• Similarly, the rearward receptacle 430 includes a plurality of lateral cavities 460A (first rearward cavity), 460B (second lateral cavity), 460C (third lateral cavity) and a plurality of medial cavities 465A (first medial cavity), 465B (second medial cavity), 465C (third medial cavity). The lateral cavities of the rearward receptacle 430 are linked via lateral channels 470A, 470B, while the medial cavities are linked via medial channels 475A, 475B. The lateral and medial cavity sets are linked via an intermediate cavity 480.
  • The cavities and channels are defined by walls extending from the bottom surface 410 of the midsole plate 160. The cavities and channels may possess any dimensions suitable for their described purpose. As shown, the cavities are wider (longer in the transverse direction) than the channels. Additionally, the cavities may be longer (longer in the longitudinal direction) than the channels. The cavities may possess a generally polygonal shape, being contoured to receive the attenuation system (i.e., contoured similar to that of the compression members, which are discussed in greater detail below).
  • The attenuation system 310 is configured to provide selective cushioning to the wearer, as well as, in cooperation with the midsole plate 160, to provide for the flexure of the sole structure (e.g., to provide a predetermined flexure pattern to the structure). Referring to FIGS. 6A and 6B, the attenuation system 310 includes a forward compression member 605 (FIG. 6A) adapted to be received in the forward receptacle 425 and a rearward compression member 610 (FIG. 6B) adapted to be received by the rearward receptacle 430. Referring to FIG. 6A (showing the ground-facing side of the compression member), the forward compression member 605 possesses a generally U-shaped structure with by a median section defined by a front compression (or toe cage) element 615, a lateral arm or section 617 extending distally from the front compression element, and a medial arm or section 620 extending from the front compression element. As shown, the lateral 617 and medial 620 arms are spaced from each other. The lateral arm may be generally arcuate, curving medially toward its distal end. The medial arm 620 may be slightly arcuate, curving laterally toward its distal end.
  • The lateral arm or section 617 includes a plurality of lateral compression elements adapted to flex relative to each other. Specifically, the lateral section includes a first lateral compression element 625A coupled to the front compression element 615, a second lateral compression element 625B coupled to the first lateral compression element, a third lateral compression element 625C coupled to the second lateral compression element, and a fourth lateral compression element 625D coupled to the third lateral compression element.
  • Similarly, the medial section 620 includes and a plurality of medial compression elements moveably coupled to each other. Specifically, the medial section 620 includes a first medial compression element 630A coupled to the front compression element 615, a second medial compression element 630B coupled to the first medial compression element, and a third medial compression element 630C coupled to the second medial compression element.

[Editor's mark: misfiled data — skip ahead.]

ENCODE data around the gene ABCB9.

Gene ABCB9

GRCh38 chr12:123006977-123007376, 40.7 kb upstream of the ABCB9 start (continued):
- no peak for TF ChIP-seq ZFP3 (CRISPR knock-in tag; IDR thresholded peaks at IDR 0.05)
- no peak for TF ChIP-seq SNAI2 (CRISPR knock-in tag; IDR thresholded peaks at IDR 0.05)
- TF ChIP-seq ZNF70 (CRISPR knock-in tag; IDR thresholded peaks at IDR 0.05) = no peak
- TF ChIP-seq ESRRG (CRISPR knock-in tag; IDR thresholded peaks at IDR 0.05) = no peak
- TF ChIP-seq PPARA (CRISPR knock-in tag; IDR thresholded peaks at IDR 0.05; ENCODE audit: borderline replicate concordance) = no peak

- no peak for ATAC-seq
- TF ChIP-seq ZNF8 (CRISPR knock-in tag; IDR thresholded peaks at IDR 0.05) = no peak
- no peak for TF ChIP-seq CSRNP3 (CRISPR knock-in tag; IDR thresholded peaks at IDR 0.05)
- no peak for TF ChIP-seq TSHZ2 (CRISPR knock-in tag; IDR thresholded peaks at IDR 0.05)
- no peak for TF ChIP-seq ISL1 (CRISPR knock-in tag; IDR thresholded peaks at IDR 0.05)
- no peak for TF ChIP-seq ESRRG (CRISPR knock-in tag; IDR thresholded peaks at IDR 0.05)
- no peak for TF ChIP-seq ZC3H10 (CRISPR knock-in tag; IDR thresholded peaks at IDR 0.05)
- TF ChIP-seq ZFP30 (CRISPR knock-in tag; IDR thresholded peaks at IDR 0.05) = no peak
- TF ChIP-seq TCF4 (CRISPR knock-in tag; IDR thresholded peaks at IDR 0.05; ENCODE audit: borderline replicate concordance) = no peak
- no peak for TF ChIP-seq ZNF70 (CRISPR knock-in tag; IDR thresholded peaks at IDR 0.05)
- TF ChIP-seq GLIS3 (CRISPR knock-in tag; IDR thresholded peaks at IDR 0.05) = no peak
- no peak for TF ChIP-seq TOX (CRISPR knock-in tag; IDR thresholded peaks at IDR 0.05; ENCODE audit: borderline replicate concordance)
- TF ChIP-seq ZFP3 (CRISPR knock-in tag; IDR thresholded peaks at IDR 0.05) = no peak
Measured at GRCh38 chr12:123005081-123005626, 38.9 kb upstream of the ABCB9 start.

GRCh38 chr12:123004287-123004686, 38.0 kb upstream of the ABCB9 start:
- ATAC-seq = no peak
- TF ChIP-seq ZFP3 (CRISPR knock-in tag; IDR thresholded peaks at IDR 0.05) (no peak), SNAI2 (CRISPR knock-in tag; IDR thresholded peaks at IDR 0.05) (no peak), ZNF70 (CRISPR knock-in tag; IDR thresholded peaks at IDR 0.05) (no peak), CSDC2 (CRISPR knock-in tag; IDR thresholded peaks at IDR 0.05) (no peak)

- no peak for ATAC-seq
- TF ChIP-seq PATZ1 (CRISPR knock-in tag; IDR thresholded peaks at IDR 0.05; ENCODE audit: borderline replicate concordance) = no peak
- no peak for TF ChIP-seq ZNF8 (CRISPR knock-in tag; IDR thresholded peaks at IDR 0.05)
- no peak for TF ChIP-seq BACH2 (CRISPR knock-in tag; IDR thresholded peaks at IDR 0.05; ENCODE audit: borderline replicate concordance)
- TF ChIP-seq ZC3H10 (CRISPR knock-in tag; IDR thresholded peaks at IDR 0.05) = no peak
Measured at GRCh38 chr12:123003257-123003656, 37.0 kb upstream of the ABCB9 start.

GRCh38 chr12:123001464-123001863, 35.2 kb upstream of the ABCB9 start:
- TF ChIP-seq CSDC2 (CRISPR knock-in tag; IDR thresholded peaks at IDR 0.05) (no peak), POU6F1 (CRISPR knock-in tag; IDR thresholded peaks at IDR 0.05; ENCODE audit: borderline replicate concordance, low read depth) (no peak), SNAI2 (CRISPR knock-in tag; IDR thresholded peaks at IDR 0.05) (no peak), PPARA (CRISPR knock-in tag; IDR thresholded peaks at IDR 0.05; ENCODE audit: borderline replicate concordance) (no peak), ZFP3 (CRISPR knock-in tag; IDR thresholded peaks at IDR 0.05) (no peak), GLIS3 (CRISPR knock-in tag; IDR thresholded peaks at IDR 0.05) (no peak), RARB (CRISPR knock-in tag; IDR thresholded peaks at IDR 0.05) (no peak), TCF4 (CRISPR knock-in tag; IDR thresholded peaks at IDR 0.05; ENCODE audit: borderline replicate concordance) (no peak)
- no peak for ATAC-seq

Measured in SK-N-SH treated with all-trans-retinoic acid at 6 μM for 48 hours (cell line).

• The compression elements may possess any dimensions (size/shape) suitable for their described purpose. In an embodiment, the compression elements possess a generally polygonal shape. By way of example, one or more compression elements may possess a V-shape defined by a first arm oriented at an angle with respect to a second arm. Each compression element may form a unitary (one-piece) structure, or may be a plurality of individual segments.
  • The cross section of each compression element may vary relative to the others, the cross section being selected based upon the location of the element within the member. For example, one or more (e.g., all) of the lateral compression elements 625A-625D of the forward compression member 605 taper inward in the ground direction. Stated another way, the side walls of each lateral compression element may taper inward in the distal direction (from the support element toward the contact surface or ground) such that the distal end of the compression element is narrower than its proximal (midsole-plate-facing) end.
  • In contrast, one or more of the medial compression elements may taper outward. That is, the side walls of the medial compression elements may taper outward in the distal direction (in the direction away from the midsole pate bottom side 410) such that the distal end is wider than the proximal end. It should be understood, however, that the elements may taper in any desired manner.
  • The compression members 605, 610 including linking elements that couple a compression element 625A-625D, 630A-630C to an adjacent element. Specifically, a first lateral linking element 635A connects the front compression element 615 to the first lateral compression element 625A, a second lateral linking element 635B connects the second lateral compression element 625B to the first lateral compression element, a third lateral linking element 635C connects the third lateral compression element 625C to the second lateral compression element, and a fourth lateral linking element 635D connects the fourth lateral compression element 625D to the third lateral compression element.